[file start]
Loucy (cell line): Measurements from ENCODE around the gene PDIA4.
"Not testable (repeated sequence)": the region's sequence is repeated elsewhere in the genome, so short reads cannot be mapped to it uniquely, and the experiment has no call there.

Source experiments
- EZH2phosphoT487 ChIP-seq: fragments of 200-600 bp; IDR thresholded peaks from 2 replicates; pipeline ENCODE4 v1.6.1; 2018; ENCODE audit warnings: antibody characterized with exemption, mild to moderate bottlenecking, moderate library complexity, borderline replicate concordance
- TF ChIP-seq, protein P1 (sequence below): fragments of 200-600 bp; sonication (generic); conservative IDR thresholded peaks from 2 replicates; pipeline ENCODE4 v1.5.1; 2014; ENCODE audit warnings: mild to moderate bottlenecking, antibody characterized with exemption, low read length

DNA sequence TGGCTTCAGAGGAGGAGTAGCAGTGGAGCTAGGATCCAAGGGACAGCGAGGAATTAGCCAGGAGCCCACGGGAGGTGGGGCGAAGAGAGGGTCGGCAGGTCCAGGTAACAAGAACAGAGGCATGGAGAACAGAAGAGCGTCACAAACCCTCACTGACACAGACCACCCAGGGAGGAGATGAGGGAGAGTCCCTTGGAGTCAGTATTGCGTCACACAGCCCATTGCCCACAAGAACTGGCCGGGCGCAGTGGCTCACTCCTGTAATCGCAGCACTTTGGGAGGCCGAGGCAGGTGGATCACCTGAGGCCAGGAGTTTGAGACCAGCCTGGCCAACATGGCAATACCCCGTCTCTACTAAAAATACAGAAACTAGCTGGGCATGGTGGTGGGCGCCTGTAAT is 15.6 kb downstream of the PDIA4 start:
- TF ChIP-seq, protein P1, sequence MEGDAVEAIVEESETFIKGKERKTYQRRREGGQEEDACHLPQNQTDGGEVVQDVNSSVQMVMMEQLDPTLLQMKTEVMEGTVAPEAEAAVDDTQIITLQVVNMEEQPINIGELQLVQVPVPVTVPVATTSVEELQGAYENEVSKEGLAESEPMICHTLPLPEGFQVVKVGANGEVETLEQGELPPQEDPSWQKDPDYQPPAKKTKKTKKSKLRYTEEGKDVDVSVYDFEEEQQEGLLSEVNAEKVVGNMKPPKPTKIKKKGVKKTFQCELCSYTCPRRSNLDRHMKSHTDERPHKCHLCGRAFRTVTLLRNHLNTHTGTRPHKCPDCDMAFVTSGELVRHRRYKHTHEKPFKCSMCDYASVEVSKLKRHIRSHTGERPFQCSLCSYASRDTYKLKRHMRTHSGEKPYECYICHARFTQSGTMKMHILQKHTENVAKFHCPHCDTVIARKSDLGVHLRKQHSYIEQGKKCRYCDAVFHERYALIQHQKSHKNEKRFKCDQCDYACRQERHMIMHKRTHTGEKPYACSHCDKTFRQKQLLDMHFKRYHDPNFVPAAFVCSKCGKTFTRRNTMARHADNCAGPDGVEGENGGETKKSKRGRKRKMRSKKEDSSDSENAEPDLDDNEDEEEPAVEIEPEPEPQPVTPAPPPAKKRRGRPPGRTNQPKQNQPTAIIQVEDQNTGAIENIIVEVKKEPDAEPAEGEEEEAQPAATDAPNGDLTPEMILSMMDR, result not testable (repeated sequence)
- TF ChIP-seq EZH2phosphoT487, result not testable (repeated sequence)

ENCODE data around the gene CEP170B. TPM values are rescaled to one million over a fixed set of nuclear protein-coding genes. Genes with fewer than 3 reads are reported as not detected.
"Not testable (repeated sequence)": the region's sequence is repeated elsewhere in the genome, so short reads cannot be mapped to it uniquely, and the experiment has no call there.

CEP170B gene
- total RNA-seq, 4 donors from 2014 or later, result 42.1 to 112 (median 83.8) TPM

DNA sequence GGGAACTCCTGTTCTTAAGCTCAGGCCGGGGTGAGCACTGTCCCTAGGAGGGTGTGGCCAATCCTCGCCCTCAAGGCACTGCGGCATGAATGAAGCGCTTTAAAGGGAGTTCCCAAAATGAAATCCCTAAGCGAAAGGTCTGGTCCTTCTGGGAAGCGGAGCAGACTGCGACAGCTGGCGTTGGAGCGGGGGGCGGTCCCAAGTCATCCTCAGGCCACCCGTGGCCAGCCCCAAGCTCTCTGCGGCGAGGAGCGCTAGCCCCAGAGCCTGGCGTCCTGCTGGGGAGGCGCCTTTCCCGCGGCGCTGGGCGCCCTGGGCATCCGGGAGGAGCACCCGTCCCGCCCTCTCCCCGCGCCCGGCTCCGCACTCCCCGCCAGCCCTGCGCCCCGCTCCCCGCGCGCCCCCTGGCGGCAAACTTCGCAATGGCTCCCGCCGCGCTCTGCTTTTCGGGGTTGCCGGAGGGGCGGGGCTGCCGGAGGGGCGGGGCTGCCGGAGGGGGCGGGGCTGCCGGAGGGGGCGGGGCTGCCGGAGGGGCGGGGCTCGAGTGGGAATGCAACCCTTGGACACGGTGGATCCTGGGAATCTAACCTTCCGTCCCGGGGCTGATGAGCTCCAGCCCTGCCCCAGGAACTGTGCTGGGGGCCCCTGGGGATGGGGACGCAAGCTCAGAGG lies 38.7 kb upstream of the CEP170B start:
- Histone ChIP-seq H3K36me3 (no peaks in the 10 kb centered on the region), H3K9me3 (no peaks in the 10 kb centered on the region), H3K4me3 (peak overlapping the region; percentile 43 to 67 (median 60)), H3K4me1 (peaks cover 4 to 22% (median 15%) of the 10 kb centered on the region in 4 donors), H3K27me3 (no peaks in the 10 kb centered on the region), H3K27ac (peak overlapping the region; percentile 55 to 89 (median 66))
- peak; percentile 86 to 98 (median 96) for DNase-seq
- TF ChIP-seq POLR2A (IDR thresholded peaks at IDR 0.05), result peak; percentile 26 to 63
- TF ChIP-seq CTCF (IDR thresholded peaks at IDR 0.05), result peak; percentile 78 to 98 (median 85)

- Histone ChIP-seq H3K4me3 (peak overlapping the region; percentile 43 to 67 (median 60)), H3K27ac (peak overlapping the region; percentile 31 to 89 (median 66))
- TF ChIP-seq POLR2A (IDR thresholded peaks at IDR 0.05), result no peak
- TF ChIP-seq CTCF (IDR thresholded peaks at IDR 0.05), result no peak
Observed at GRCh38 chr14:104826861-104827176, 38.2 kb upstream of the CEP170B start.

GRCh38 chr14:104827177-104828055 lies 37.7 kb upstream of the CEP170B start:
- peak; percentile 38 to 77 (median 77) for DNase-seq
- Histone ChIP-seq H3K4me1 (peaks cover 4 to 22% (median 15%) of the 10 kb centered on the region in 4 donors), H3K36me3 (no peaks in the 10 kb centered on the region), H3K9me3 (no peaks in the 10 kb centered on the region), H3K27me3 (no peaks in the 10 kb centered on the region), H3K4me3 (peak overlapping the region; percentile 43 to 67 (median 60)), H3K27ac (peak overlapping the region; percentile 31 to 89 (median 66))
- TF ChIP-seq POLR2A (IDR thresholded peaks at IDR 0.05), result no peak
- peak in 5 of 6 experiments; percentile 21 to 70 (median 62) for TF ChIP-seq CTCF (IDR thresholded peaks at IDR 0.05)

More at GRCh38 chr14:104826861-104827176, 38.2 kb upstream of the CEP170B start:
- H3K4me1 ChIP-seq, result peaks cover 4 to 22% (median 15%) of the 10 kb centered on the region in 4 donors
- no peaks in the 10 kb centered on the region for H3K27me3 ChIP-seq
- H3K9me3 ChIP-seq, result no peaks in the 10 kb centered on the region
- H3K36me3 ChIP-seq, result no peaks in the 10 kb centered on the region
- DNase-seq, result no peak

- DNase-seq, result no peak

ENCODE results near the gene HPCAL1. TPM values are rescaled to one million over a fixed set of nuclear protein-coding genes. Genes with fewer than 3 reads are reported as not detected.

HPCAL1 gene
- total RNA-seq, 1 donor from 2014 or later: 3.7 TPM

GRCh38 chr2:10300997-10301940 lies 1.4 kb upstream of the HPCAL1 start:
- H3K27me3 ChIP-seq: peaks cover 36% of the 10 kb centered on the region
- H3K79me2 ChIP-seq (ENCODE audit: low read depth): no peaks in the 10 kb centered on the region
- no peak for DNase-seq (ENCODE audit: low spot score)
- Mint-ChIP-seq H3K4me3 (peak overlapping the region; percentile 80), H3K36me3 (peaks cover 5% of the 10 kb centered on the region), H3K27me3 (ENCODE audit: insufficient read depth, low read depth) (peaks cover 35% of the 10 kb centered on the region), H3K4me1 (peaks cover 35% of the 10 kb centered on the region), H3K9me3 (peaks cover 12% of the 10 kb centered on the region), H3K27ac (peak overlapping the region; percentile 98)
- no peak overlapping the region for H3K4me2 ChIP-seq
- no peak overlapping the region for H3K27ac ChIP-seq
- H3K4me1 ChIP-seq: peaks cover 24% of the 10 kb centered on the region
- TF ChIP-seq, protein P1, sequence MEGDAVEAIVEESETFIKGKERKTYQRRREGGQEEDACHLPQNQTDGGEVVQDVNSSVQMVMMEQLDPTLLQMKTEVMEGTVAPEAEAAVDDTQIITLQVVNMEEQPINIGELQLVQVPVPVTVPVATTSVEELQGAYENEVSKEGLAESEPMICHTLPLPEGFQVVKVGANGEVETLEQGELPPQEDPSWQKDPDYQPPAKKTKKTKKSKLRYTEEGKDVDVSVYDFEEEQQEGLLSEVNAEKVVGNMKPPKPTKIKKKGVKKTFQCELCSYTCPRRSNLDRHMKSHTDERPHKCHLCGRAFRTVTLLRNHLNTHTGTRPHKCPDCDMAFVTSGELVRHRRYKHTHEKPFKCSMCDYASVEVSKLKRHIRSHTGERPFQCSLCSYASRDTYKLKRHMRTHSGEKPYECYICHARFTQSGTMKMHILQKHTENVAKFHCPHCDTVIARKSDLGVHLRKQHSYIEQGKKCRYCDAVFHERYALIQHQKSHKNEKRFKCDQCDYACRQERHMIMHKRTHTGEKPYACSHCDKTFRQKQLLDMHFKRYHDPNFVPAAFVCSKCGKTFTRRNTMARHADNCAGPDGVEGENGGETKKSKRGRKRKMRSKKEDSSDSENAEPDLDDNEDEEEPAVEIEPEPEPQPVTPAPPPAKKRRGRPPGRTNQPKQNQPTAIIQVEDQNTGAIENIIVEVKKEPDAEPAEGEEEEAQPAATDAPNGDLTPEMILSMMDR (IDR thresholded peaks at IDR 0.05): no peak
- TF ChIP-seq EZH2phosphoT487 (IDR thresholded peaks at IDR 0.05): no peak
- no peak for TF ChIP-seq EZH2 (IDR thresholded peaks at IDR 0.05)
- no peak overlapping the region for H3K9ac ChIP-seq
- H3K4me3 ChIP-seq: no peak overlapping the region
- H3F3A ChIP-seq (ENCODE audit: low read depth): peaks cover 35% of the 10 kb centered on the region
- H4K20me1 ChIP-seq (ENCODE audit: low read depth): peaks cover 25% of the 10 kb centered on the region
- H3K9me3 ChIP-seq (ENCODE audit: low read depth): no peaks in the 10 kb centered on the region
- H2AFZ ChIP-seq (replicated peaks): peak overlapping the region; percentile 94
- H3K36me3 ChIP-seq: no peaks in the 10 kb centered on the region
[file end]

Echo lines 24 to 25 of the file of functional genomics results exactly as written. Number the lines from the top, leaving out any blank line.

- Histone ChIP-seq H3K4me1 (peaks cover 4 to 22% (median 15%) of the 10 kb centered on the region in 4 donors), H3K36me3 (no peaks in the 10 kb centered on the region), H3K9me3 (no peaks in the 10 kb centered on the region), H3K27me3 (no peaks in the 10 kb centered on the region), H3K4me3 (peak overlapping the region; percentile 43 to 67 (median 60)), H3K27ac (peak overlapping the region; percentile 31 to 89 (median 66))
- TF ChIP-seq POLR2A (IDR thresholded peaks at IDR 0.05), result no peak